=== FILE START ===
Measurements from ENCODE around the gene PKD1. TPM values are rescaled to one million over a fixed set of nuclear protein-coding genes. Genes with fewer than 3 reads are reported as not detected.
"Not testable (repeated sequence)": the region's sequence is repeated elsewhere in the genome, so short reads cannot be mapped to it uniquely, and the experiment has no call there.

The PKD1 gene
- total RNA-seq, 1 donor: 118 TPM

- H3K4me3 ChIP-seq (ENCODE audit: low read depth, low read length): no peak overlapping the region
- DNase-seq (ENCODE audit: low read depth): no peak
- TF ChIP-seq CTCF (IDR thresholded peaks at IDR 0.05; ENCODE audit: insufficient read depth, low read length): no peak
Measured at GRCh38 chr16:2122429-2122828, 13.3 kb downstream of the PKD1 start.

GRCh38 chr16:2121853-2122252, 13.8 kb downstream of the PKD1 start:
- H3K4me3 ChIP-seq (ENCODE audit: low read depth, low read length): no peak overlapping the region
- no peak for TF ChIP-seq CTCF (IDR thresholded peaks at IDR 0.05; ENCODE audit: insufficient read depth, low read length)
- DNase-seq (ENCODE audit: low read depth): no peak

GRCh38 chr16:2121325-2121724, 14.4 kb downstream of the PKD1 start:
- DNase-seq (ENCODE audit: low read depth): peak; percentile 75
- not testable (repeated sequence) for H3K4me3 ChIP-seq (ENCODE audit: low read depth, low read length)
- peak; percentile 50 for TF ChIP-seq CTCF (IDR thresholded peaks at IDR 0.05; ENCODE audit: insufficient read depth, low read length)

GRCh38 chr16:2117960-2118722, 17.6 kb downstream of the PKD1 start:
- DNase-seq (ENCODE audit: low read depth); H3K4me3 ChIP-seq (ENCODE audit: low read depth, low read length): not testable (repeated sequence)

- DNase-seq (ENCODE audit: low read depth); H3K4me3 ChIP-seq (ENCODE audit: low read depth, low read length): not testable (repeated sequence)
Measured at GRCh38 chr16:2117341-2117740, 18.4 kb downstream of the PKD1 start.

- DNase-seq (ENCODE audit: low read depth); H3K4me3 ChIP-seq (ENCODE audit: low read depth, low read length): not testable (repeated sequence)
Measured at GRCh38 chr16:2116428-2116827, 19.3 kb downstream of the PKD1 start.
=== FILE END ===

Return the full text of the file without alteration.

Measurements from ENCODE around the gene PKD1. TPM values are rescaled to one million over a fixed set of nuclear protein-coding genes. Genes with fewer than 3 reads are reported as not detected.
"Not testable (repeated sequence)": the region's sequence is repeated elsewhere in the genome, so short reads cannot be mapped to it uniquely, and the experiment has no call there.

The PKD1 gene
- total RNA-seq, 1 donor: 118 TPM

- H3K4me3 ChIP-seq (ENCODE audit: low read depth, low read length): no peak overlapping the region
- DNase-seq (ENCODE audit: low read depth): no peak
- TF ChIP-seq CTCF (IDR thresholded peaks at IDR 0.05; ENCODE audit: insufficient read depth, low read length): no peak
Measured at GRCh38 chr16:2122429-2122828, 13.3 kb downstream of the PKD1 start.

GRCh38 chr16:2121853-2122252, 13.8 kb downstream of the PKD1 start:
- H3K4me3 ChIP-seq (ENCODE audit: low read depth, low read length): no peak overlapping the region
- no peak for TF ChIP-seq CTCF (IDR thresholded peaks at IDR 0.05; ENCODE audit: insufficient read depth, low read length)
- DNase-seq (ENCODE audit: low read depth): no peak

GRCh38 chr16:2121325-2121724, 14.4 kb downstream of the PKD1 start:
- DNase-seq (ENCODE audit: low read depth): peak; percentile 75
- not testable (repeated sequence) for H3K4me3 ChIP-seq (ENCODE audit: low read depth, low read length)
- peak; percentile 50 for TF ChIP-seq CTCF (IDR thresholded peaks at IDR 0.05; ENCODE audit: insufficient read depth, low read length)

GRCh38 chr16:2117960-2118722, 17.6 kb downstream of the PKD1 start:
- DNase-seq (ENCODE audit: low read depth); H3K4me3 ChIP-seq (ENCODE audit: low read depth, low read length): not testable (repeated sequence)

- DNase-seq (ENCODE audit: low read depth); H3K4me3 ChIP-seq (ENCODE audit: low read depth, low read length): not testable (repeated sequence)
Measured at GRCh38 chr16:2117341-2117740, 18.4 kb downstream of the PKD1 start.

- DNase-seq (ENCODE audit: low read depth); H3K4me3 ChIP-seq (ENCODE audit: low read depth, low read length): not testable (repeated sequence)
Measured at GRCh38 chr16:2116428-2116827, 19.3 kb downstream of the PKD1 start.